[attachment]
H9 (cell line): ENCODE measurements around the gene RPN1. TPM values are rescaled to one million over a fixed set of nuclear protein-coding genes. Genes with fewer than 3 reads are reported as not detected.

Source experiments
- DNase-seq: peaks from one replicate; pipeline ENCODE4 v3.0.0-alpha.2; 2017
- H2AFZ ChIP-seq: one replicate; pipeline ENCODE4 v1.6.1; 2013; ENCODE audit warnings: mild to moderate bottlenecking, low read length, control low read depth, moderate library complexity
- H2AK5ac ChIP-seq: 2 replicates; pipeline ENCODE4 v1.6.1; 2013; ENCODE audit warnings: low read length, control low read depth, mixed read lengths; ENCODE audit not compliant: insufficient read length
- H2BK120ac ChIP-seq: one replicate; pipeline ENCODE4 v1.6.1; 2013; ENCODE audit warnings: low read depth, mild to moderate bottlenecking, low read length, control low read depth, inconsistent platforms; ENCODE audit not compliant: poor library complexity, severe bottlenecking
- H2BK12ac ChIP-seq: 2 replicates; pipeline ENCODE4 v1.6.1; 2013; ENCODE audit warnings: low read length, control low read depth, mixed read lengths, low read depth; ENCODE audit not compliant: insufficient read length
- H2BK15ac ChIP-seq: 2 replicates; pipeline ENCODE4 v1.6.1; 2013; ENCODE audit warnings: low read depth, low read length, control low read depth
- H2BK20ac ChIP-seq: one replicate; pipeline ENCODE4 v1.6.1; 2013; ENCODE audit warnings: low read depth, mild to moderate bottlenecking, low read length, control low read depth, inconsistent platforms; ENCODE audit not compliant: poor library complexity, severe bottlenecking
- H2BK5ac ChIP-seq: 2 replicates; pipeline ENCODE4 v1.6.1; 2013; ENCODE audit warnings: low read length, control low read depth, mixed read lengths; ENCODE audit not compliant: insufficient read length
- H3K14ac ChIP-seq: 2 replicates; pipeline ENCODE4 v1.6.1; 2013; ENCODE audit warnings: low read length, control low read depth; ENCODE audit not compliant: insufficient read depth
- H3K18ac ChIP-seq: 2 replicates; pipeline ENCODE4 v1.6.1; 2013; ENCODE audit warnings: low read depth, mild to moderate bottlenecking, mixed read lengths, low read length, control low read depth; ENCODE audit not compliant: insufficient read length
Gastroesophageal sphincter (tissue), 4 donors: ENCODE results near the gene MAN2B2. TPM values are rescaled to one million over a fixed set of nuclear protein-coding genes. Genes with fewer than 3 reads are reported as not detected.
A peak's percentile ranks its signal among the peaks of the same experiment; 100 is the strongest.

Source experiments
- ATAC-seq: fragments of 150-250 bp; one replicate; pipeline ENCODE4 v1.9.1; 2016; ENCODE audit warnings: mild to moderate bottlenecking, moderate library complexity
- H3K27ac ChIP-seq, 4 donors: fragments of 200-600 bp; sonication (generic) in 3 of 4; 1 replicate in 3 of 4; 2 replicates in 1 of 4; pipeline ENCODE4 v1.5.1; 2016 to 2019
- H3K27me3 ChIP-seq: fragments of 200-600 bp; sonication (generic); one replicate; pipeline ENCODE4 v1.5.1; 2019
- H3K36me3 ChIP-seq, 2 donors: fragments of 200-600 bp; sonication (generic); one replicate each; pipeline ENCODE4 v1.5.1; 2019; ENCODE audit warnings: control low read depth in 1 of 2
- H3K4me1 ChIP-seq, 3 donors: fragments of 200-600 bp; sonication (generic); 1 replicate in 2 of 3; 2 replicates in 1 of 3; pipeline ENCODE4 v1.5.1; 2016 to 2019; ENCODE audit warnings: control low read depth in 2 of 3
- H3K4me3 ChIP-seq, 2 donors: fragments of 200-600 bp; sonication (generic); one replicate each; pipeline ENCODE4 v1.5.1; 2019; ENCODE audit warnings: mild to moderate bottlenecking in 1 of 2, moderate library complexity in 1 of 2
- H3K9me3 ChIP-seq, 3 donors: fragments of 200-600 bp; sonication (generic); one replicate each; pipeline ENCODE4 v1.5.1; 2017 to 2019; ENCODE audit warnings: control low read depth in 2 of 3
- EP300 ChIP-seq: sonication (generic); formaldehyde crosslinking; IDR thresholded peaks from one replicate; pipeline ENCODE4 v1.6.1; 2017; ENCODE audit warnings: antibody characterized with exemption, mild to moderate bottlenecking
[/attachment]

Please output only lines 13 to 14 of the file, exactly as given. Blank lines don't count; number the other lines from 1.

Gastroesophageal sphincter (tissue), 4 donors: ENCODE results near the gene MAN2B2. TPM values are rescaled to one million over a fixed set of nuclear protein-coding genes. Genes with fewer than 3 reads are reported as not detected.
A peak's percentile ranks its signal among the peaks of the same experiment; 100 is the strongest.